Following the commercial success (and technical disappointment) of the original Wildfire -- which featured a miserly 528MHz CPU and QVGA display -- HTC has returned with the Wildfire S ($290). Like the Desire S and Incredible S, the company is sticking to its formula of providing incremental updates to stay competitive for 2011. Not only is this little one sporting improved hardware, but this time it's strutting around with Gingerbread. Will this be HTC's budget-line breakthrough, or will it fall face first into the land of mobile misfits? For the answer, check out the full review after the break.
- Excellent voice claritySolid buildGood camera w/ LED flash
- Sluggish when multitaskingHighly reflective displayAverage battery life
The Wildfire S is HTC's response to every consumer allegation that smartphones are getting too big and unwieldy. Measuring in at 3.99 inches (101.3mm) tall and 2.34 inches (59.4mm) wide, it's actually smaller than the Wildfire it replaces. The handset measures 0.49 inches (12.4mm) at its thickest point, but a curved back and beveled front ensure it maintains a svelte shape that's very comfortable to hold. Naturally, the device keeps its signature chin, which allows users to easily grasp the phone with one hand in landscape orientation. Aside from its chrome accents on the power button, speaker grille, volume rocker (and two thin rings surrounding the display and camera lens), the Wildfire S has a very simple appearance. We tested the tri-color version of the phone, which has a metallic sheen on the front and a darker matte variation on the soft-touch battery cover, with the lightest hue encasing the camera pod. Despite the number of contrasting shades, we never felt that its design went overboard -- or posed a threat to anyone's masculinity. If you can't stand the idea of purple (really, it's quite attractive), there are black and silver models, too.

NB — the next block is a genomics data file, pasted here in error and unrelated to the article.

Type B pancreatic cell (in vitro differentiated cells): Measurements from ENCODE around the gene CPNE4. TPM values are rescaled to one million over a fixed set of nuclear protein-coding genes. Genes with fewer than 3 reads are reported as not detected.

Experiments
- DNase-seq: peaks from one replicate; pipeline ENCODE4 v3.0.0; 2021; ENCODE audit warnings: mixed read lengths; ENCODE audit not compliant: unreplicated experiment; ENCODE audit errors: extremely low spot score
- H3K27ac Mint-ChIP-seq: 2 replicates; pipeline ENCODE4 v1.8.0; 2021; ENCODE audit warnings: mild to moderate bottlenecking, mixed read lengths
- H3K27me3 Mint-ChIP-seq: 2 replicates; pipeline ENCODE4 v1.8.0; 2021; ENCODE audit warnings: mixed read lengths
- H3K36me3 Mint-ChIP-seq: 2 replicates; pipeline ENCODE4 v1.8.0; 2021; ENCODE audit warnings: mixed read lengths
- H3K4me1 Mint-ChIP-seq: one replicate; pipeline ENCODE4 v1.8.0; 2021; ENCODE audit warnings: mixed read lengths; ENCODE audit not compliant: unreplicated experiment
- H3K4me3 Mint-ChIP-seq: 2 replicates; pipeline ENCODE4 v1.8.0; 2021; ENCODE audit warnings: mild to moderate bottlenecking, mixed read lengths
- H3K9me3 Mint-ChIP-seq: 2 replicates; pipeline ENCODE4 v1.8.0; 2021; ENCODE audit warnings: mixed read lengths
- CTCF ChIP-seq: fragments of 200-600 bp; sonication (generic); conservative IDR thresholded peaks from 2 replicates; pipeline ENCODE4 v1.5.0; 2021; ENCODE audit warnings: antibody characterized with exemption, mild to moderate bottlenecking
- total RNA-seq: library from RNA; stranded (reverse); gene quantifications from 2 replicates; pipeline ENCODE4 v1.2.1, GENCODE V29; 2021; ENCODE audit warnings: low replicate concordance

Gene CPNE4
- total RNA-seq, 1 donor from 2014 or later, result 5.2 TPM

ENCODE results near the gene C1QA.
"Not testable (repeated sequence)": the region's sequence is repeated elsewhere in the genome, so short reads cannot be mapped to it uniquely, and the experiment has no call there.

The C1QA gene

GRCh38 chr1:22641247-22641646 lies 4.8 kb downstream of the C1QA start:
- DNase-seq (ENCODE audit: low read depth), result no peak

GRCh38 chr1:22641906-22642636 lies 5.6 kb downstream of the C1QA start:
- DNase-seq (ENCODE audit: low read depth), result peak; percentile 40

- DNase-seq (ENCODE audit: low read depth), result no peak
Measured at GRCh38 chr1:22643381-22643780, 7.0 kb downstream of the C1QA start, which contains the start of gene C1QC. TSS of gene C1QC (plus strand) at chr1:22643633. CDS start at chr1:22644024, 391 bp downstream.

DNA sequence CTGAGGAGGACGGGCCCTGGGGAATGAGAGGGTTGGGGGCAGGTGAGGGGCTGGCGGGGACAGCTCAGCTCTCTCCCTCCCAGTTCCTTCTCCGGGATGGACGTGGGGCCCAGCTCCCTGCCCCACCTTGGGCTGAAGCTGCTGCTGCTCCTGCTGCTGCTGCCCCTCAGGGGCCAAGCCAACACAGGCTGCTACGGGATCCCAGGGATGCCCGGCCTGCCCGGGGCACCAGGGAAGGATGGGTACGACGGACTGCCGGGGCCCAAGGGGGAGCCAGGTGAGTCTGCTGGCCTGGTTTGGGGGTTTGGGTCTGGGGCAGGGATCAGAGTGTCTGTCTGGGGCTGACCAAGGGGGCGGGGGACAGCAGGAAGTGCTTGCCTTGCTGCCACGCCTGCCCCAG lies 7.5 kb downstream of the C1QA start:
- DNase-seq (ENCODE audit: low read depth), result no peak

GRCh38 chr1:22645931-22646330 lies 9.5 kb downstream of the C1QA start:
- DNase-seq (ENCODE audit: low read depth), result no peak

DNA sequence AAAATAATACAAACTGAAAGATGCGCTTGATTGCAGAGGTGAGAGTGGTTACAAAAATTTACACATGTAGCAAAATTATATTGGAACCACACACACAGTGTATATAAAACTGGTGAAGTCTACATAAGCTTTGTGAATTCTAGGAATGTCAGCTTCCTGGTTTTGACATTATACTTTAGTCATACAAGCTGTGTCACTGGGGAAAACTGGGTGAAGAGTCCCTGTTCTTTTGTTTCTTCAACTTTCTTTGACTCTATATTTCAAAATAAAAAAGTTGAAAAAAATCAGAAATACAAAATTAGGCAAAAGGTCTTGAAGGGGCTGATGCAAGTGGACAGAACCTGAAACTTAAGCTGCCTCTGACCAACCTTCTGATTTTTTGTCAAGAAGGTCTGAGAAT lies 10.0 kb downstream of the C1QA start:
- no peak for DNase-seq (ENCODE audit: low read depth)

Unlike the physically flawed Wildfire, the Wildfire S feels carefully made. At 3.7oz (105g), the phone has a dense feel without being heavy. The raised volume rocker (found on the left side of the handset, above the micro-USB port) is long and slim, and feels very solid and tactile -- for instance, we were able to adjust the loudness at most points along its length. While the power / lock button (located up top with the 3.5mm stereo mini-jack) exhibited a small amount of wobble, you're unlikely to notice this effect so long as you press it with entire pad of your finger. On the front, you'll find four illuminated capacitive buttons for navigation. They work quite well, but became quite annoying when typing in portrait mode. With the space bar in such close proximity to the back button, we inadvertently dismissed the keyboard numerous times -- ultimately forcing us to type solely in landscape orientation. A green / amber light is hidden within the speaker grille, which conveys the charge status and delivers customizable notifications -- a nice touch, indeed.
Internally, the Wildfire S is powered by a Qualcomm MSM7227 SoC with a 600MHz CPU and an Adreno 200 GPU. We received the international version, which supports quadband GSM and dual-band HSPA (2100 / 900MHz), which unfortunately limited us to EDGE connectivity in the States. Thankfully, HTC sells a variant for our native (1900 / 850MHz) 3G bands. Considering its entry-level positioning, the Wildfire S features a comprehensive assortment of goodies, including: 512MB of memory, WiFi b/g/n (which functions as a mobile hotspot), Bluetooth 3.0, AGPS, and FM radio, along with a compass, accelerometer, proximity and ambient light sensors.